Ed Chang left his lucrative career as a physical therapist to invest in kids education instead.
Editor's note: Farai Chideya is a journalist and the author of four nonfiction and fiction books, and she blogs at Farai.com. She is a spring 2012 fellow at the Institute of Politics at Harvard's Kennedy School of Government.
By Farai Chideya, Special to CNN
(CNN) – Over President’s Day weekend I traveled from the halls of Harvard to my childhood home in Baltimore, a city far better known for The Wire than its education system. On Saturday night, I heard my mother coach a parent by phone on ways to ensure her child was focused and ready to study. My mother retired as a Baltimore City school teacher several years ago, but she still puts in the time to tutor kids through a program run by a local church. She cared about students then, and she cares now. And, although you would not know it from statements like Rick Santorum's attack decrying the "factories called public schools," dedicated teachers like my mother are not an exception. Not all teachers are great; nor all public schools. But the reason I have been at Harvard, twice – once for my undergraduate education, and now again as a teaching fellow at the Institute of Politics – is based on my parents’ efforts and the excellence that was present in public schools.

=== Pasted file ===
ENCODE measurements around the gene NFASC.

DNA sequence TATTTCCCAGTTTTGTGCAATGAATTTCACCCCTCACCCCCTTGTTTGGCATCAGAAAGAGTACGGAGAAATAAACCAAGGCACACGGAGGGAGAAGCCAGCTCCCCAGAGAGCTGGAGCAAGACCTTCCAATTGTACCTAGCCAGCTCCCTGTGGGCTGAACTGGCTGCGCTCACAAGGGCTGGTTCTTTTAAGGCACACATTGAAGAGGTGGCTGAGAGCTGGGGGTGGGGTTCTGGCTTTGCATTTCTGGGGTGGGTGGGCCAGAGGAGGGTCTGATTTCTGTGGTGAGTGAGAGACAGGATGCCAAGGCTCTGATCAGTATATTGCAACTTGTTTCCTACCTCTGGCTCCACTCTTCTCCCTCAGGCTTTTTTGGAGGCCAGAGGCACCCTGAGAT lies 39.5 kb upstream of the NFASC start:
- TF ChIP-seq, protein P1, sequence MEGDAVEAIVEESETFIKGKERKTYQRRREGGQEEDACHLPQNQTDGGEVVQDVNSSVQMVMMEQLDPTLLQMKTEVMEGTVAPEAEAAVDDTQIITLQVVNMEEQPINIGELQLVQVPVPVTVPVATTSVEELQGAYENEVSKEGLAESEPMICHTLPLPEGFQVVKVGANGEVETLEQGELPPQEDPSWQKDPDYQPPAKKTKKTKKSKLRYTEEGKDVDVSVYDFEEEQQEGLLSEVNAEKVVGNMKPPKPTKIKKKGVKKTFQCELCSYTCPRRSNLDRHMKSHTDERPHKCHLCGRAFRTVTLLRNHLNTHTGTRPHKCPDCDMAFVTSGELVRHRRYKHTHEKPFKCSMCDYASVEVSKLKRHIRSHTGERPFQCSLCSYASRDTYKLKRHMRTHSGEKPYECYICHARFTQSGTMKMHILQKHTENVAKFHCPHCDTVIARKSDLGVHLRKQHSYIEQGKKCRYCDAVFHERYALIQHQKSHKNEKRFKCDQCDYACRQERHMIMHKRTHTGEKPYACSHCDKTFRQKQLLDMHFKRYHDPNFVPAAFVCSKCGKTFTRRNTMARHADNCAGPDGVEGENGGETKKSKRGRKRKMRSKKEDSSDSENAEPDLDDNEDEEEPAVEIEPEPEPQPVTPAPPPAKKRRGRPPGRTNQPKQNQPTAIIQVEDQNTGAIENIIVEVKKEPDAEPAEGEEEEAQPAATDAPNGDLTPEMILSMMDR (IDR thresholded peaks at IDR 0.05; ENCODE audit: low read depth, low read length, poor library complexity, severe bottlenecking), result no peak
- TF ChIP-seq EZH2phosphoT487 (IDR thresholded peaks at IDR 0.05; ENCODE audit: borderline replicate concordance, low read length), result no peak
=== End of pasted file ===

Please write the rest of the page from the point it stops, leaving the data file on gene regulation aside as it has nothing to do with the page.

That's right – excellence. It's there. A couple of years ago, I had the chance to explain how I benefited from just one of the many extraordinary teachers in my life in a public service ad encouraging people to teach.Read the full story from the In America blog